WASHINGTON — The number of Americans seeking unemployment benefits fell 9,000 to a seasonally adjusted 346,000 last week, evidence that the job market is still improving modestly, despite signs of slower growth.
The four-week average, a less volatile figure, declined 2,750 to 345,750, the Labor Department said today. That’s near the five-year low of 338,000 that the average touched last month.
Applications are a proxy for layoffs. Since March, they have fluctuated between 340,000 and 360,000, a level consistent with steady hiring. Employers added 175,000 jobs in May, almost matching the average monthly gain for the past year. The unemployment rate was 7.6 percent, down from 8.2 percent a year earlier.
Steady job gains could help the economy expand later this year. Growth was only 1.8 percent at an annual rate in the first quarter, the government said Wednesday, down from a previous estimate of 2.4 percent.
The main reason for the lower estimate was consumers spent less than previously thought.
A separate report today showed that consumer spending rose 0.3 percent in May, after falling by the same amount in April. Incomes rose 0.5 percent, the most in three months, the Commerce Department said.
Still, the report revised spending lower in several months earlier this year, causing some economists to lower their forecasts for the April-June quarter.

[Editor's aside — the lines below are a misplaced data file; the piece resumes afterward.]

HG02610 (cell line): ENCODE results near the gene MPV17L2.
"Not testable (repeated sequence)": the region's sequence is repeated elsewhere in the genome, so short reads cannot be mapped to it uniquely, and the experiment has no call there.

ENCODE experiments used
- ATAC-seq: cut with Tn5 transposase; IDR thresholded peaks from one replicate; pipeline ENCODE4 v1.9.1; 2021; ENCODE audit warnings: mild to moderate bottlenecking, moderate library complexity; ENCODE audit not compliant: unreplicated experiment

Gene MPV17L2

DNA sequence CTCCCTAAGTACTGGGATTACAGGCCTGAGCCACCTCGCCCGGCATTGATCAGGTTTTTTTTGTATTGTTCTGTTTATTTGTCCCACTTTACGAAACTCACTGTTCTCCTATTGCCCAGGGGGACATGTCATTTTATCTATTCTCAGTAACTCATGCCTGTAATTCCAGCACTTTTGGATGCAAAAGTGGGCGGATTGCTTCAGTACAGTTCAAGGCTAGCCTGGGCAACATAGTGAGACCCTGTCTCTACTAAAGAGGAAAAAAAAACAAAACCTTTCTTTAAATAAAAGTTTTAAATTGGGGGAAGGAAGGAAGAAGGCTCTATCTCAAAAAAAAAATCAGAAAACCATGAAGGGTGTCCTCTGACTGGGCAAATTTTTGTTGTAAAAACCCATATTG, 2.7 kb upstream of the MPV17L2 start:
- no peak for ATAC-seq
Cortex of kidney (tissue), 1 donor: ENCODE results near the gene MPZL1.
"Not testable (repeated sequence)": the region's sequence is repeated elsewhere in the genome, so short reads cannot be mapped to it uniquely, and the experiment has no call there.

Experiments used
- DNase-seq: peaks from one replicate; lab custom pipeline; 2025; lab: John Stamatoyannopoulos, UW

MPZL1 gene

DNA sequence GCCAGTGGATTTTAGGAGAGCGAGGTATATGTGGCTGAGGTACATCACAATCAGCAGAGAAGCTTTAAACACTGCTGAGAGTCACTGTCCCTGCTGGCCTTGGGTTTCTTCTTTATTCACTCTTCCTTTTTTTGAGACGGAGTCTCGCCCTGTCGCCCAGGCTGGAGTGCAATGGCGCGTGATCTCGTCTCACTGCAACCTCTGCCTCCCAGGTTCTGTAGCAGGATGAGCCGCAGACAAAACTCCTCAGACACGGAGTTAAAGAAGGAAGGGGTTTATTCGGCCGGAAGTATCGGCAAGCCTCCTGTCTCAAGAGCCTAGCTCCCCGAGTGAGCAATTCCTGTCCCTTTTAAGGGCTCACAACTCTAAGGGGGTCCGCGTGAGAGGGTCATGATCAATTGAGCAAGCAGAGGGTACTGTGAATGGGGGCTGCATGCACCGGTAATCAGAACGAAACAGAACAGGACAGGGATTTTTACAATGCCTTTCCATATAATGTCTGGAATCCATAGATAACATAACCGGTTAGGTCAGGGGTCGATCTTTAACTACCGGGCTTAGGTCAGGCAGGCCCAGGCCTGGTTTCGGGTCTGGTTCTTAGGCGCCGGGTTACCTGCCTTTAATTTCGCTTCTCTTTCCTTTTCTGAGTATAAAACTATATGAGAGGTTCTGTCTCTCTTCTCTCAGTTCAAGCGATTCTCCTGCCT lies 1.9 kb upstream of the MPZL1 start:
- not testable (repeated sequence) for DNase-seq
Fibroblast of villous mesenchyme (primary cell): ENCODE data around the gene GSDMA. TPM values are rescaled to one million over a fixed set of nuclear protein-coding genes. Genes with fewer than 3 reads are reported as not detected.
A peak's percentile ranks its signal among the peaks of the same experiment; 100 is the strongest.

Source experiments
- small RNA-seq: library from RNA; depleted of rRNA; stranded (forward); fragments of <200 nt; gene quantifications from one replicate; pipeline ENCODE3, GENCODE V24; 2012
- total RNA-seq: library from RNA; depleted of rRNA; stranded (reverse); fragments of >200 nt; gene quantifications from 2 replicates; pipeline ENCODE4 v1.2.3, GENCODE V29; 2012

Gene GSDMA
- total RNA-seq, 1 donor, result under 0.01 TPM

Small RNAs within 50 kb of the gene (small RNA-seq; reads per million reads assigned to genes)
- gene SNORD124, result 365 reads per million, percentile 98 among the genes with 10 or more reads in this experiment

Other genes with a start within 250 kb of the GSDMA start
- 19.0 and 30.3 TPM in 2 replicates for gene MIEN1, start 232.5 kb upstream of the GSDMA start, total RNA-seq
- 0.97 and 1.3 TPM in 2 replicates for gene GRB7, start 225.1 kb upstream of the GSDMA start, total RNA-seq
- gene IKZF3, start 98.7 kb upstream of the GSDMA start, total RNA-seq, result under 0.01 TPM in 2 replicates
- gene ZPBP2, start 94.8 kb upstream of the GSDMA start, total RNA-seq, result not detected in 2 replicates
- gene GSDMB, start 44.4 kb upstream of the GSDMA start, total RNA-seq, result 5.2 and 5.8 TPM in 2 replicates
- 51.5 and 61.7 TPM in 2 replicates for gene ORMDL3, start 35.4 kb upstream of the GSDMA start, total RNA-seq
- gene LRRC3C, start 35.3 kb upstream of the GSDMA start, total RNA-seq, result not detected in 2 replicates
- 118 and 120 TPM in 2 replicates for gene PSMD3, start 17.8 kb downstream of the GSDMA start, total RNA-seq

Nearly 4.6 million people received unemployment benefits in the week ended June 8, the latest data available. That’s about 23,000 more than in the previous week.
Slower growth could mean the Federal Reserve may delay its plans to slow its monthly bond purchases, economists said. Those purchases are intended to keep long-term interest rates low.
Chairman Ben Bernanke rattled financial markets last week when he said the Fed would slow its purchases if the economy continued to strengthen. But the Fed may not be able to follow through until growth accelerates from the first quarter’s pace. Some economists think that may not happen until the final three months of the year.
Some economic reports this week have been encouraging. U.S. factories are fielding more orders. Higher home sales and prices are signaling a steady housing recovery.
Spending at retail businesses rose in May, a sign that solid job growth has encouraged Americans to open their wallets. And the improving job market has lifted consumer confidence to its highest point in 5½ years.